The first ever adequately illustrated vertebra of Giraffatitan
September 15, 2013
Janensch’s (1950) paper on the vertebral column of Giraffatitan (which he called Brachiosaurus brancai, wrongly as it turns out) is in many ways a superb piece of work. Together with a separate paper on the skull of Giraffatitan and other Tendaguru sauropods (Janensch 1935-6), and yet another on their limbs and girdles (Janensch 1961), it makes up one of the most comprehensive descriptions ever published of any sauropod.
But limitations of the era meant that he wasn’t able to illustrate the vertebrae to the level that we’d hope to see today — certainly nothing like the glorious job Tschopp and Matteus (2012) did on Kaatedocus. As a result, all you get is smallish black-and-white drawings like this one, of C5 of MB.R.2180 (previously known as S I):
As it happens, Matt and I need a dorsal-view brachiosaur vertebra for a paper we’re working on. So I finally got my GIMP on and prepared a nice, high-resolution multiview illustration from the photos that Matt and I took back in 2008. Here it is:
As always, click through for the full-size version, which is 3781 by 2008.
We have here the same vertebra as above: MB.R.2180:C5. On the top row, the long-awaited dorsal view, with anterior to the left; on the bottom row (from left to right): anterior, left lateral and posterior views.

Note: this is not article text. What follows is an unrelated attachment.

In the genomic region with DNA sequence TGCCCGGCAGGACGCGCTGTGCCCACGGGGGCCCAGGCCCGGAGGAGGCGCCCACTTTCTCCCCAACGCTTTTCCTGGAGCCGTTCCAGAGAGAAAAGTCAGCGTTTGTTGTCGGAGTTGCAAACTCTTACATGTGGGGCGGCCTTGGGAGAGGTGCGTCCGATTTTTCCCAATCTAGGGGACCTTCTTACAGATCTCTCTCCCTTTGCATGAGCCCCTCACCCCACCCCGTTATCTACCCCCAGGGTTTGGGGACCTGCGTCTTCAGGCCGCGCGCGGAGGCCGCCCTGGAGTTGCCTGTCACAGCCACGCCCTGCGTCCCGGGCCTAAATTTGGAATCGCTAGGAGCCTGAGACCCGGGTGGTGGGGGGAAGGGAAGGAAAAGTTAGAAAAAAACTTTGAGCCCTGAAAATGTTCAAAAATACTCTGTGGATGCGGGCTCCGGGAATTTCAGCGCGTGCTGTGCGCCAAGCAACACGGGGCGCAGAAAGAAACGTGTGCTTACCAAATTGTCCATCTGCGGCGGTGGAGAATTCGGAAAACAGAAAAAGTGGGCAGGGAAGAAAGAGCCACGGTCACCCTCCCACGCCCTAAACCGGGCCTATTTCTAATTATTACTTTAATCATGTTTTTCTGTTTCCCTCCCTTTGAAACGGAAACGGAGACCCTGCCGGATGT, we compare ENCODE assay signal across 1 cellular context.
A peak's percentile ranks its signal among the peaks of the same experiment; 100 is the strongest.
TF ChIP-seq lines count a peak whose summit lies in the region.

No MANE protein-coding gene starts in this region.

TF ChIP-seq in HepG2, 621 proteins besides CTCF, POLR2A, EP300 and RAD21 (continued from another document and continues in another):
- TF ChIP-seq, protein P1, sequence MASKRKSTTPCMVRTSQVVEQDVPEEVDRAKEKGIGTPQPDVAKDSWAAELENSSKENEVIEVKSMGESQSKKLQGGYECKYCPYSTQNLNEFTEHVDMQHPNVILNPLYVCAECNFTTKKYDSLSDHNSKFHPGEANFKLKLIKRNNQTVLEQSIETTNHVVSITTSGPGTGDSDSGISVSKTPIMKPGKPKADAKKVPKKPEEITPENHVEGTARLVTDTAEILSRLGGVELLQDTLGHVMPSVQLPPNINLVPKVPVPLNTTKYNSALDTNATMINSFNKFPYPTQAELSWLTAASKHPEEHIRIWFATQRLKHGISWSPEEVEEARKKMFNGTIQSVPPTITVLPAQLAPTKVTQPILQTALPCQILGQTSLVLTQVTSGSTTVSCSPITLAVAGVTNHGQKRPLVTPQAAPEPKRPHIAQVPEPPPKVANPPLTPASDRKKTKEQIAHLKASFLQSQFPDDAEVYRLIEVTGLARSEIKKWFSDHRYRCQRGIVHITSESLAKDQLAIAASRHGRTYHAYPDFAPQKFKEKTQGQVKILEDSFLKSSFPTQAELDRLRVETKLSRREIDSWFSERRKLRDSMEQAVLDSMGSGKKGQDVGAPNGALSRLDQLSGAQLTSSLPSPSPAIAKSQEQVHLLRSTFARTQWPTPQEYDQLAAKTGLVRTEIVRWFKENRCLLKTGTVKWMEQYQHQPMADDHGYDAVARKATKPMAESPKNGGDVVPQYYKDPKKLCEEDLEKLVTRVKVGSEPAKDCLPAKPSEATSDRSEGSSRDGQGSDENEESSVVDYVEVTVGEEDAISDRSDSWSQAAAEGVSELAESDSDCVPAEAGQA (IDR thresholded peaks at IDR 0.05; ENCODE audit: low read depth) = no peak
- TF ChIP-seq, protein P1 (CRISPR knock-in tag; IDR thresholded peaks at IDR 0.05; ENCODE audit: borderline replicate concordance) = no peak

You’ll notice that I’ve illustrated the left side rather than the right that Janensch used. We have photos from both sides, but none of the right-side images came out as cleanly as this one. The anterior and posterior views are pleasantly familiar from Janensch’s figures — although my posterior one is evidently from a slightly more elevated aspect, hence the obscured upper parts of the transverse processes. I also note that Janensch rather sneakily restored the broken parts on both sides of the neurapophysis, and threw in some more prominent spinopostzygapophyseal lamine than the fossil really justifies.
Let’s look more closely at that crucial dorsal view:
It’s now apparent just how narrow brachiosaur cervicals are — at least, those as anterior as C5. You can also see how neatly the spinoprezygapophyseal and spinopostzygapophyseal laminae converge in an “X” shape to form the neurapophysis; and how the prezygapophyseal rami are drawn out almost to a point, with relatively small facets.
- Janensch, W. (1935-36). Die Schadel der Sauropoden Brachiosaurus, Barosaurus und Dicraeosaurus aus den Tendaguru-Schichten Deutsch-Ostafrikas. Palaeontographica (Suppl. 7) 2:147-298.
- Janensch, Werner. 1950. Die Wirbelsaule von Brachiosaurus brancai. Palaeontographica (Suppl. 7) 3:27-93.
- Janensch, Werner. 1961. Die Gliedmaszen und Gliedmaszengurtel der Sauropoden der Tendaguru-Schichten. Palaeontographica (Suppl. 7) 3:177-235.
- Tschopp, Emanuel, and Octávio Mateus. 2012. The skull and neck of a new flagellicaudatan sauropod from the Morrison Formation and its implication for the evolution and ontogeny of diplodocid dinosaurs. Journal of Systematic Palaeontology. doi:10.1080/14772019.2012.746589